AZ.com: The obesity epidemic is a serious issue– not just in the United States, but globally. Some people might say that you eat some of the unhealthiest food known to man. Do you feel the concept is at all irresponsible and does that topic ever come up in your pre-pro meetings?
AR: Great question. I always like to make this clear when given the opportunity. Neither I nor Travel Channel espouses eating like this on a regular basis. That would be ridiculous. There is a difference between crazy moments of devil-may-care munching, and abject gluttony. I think conveying that one should make a diet of bacon cheeseburgers and fried chicken would be HIGHLY irresponsible and at no point do we, nor WILL we do that.
As a man who has had to address weight issues for a significant period of his life, it is naturally at the forefront of my thoughts during production. I REGULARLY get my cholesterol, liver enzymes, blood lipids checked when not on the road or when I return from a three-city sweep. During shooting, on non-challenge days, I generally only eat enough for us to get the shots we need. We shoot too many shows back-to-back to go hog wild. Additionally, I always stay at hotels with gyms so I am able to work out everyday. When I am back at home, I work out with a physical trainer and eat a health, balanced diet.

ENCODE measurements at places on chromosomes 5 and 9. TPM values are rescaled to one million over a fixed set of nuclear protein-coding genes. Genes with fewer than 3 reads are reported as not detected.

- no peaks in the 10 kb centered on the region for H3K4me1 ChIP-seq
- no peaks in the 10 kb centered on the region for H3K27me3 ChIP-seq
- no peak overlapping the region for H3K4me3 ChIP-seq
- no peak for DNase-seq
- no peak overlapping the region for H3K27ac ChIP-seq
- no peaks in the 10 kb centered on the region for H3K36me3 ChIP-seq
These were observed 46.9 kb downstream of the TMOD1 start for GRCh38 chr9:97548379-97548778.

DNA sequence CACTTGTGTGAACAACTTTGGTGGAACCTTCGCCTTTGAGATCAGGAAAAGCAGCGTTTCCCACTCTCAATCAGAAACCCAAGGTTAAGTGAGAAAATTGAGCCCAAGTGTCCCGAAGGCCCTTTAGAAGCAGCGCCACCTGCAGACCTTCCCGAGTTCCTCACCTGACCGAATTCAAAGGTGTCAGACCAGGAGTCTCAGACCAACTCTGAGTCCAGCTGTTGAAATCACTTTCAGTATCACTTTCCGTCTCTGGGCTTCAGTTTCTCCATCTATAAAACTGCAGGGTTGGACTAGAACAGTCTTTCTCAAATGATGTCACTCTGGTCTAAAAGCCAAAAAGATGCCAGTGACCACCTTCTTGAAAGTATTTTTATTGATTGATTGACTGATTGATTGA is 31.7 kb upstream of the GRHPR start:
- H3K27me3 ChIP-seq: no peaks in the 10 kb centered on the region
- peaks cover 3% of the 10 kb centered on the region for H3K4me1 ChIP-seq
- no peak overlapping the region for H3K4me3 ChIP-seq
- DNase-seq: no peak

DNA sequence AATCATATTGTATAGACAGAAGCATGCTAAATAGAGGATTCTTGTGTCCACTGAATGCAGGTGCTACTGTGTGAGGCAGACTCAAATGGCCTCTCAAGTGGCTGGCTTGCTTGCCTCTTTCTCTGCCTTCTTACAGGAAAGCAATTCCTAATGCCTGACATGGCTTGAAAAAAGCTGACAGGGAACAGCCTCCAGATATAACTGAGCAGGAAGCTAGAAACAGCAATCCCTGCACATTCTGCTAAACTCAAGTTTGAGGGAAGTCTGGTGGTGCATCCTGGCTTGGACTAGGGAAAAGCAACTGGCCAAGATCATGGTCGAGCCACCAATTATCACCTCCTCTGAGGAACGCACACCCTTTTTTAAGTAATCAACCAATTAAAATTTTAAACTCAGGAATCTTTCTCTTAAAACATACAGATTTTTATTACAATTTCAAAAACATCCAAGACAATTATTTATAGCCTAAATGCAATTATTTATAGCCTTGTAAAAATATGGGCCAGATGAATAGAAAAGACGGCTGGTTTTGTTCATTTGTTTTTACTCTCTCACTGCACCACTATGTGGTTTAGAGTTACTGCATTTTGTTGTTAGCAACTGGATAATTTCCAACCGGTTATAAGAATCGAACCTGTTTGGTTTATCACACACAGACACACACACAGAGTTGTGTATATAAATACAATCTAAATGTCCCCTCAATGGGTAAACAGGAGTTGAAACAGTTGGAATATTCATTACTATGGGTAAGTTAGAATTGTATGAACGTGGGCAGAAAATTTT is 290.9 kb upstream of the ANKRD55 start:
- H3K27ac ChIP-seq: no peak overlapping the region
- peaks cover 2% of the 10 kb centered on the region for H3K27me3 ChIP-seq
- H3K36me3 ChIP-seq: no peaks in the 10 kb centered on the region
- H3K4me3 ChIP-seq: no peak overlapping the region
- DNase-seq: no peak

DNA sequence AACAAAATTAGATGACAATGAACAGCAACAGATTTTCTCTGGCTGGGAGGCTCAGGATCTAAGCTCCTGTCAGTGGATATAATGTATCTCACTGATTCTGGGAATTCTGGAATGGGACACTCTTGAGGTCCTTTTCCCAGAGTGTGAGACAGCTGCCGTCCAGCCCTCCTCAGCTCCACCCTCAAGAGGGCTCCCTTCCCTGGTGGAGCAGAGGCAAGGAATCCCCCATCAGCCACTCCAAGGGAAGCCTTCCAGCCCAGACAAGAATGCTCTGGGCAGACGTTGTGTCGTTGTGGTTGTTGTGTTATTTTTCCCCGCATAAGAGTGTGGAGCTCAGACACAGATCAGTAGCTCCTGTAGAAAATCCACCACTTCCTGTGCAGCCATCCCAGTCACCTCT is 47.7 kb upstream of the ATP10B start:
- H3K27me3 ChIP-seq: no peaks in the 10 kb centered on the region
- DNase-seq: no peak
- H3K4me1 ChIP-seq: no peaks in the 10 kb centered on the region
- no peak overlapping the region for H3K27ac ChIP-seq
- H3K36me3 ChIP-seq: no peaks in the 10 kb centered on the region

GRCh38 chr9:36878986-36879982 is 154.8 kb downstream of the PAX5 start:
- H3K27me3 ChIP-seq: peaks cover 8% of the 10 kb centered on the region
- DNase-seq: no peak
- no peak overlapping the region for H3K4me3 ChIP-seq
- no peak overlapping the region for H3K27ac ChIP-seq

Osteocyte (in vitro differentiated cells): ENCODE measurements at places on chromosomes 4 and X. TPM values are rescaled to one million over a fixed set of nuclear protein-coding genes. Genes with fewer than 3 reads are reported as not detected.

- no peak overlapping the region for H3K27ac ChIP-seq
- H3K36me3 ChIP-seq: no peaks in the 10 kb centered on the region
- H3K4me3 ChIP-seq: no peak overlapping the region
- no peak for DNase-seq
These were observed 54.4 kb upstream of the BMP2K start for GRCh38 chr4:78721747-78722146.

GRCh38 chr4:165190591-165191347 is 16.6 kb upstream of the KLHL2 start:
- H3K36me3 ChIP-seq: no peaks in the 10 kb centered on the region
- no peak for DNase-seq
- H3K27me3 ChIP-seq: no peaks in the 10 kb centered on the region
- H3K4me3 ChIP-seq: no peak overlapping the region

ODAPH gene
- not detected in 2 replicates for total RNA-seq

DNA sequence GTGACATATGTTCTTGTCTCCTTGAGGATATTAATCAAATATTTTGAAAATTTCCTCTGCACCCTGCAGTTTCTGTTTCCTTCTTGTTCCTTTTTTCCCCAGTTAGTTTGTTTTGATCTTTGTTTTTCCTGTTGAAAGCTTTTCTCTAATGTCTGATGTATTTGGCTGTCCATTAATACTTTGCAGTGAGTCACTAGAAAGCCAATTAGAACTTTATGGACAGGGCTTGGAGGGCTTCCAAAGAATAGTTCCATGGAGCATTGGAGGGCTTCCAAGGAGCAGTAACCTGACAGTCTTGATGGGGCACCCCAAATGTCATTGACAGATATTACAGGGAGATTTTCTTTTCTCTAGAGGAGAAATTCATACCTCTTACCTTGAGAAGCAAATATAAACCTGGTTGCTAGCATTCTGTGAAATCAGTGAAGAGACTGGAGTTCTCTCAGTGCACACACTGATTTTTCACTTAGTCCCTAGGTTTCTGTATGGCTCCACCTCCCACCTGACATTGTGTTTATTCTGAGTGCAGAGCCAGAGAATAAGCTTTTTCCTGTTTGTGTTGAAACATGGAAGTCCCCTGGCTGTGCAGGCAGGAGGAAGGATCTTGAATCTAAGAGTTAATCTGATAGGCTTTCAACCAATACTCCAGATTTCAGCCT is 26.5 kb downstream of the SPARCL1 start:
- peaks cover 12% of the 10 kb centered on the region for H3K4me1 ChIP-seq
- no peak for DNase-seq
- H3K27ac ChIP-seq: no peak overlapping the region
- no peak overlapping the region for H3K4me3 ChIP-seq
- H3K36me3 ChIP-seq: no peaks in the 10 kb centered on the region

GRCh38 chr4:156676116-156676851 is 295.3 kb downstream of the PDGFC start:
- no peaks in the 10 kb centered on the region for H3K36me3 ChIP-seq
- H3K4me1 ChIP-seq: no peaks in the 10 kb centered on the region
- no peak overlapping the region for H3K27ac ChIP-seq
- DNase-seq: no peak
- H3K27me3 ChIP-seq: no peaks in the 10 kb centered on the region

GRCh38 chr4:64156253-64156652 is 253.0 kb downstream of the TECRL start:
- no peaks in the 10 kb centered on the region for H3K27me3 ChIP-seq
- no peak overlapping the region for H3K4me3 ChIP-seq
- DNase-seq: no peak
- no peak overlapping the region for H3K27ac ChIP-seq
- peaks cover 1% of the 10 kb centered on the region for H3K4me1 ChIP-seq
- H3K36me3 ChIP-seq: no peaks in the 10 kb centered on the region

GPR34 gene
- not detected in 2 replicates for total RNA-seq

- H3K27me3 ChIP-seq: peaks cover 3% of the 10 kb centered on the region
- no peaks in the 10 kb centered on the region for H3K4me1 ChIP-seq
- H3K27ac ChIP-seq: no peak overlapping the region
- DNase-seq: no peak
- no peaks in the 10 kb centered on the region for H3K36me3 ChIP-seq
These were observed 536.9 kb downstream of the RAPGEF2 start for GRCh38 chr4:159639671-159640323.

AZ.com: What’s been the easiest food challenge so far?
AR: I’m inclined to say the Dagwood at the Ohio Deli in Columbus. It was a 2 1/2 lb. cold cut beauty with a pound of fries to be eaten in under 30 minutes. This bout was the one that helped me realize the importance of a developing a specific game plan when tackling the challenges.
AZ.com: Most difficult?
AR: Everything else. Nah, I mean they’re all tough to some degree. Some because I had a full day of shooting and eating the day prior, others because of what the challenge entails. The Juan in a Million Challenge in Austin and the Sasquatch Burger in Memphis were pretty gnarly, though. The aforementioned carnivore in Atlanta was a monster too – though I fared better there.